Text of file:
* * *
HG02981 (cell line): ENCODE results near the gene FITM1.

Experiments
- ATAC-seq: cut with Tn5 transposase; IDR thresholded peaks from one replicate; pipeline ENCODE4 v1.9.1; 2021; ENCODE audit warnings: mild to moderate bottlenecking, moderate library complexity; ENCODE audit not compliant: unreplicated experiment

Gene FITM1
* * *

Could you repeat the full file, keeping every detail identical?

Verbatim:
HG02981 (cell line): ENCODE results near the gene FITM1.

Experiments
- ATAC-seq: cut with Tn5 transposase; IDR thresholded peaks from one replicate; pipeline ENCODE4 v1.9.1; 2021; ENCODE audit warnings: mild to moderate bottlenecking, moderate library complexity; ENCODE audit not compliant: unreplicated experiment

Gene FITM1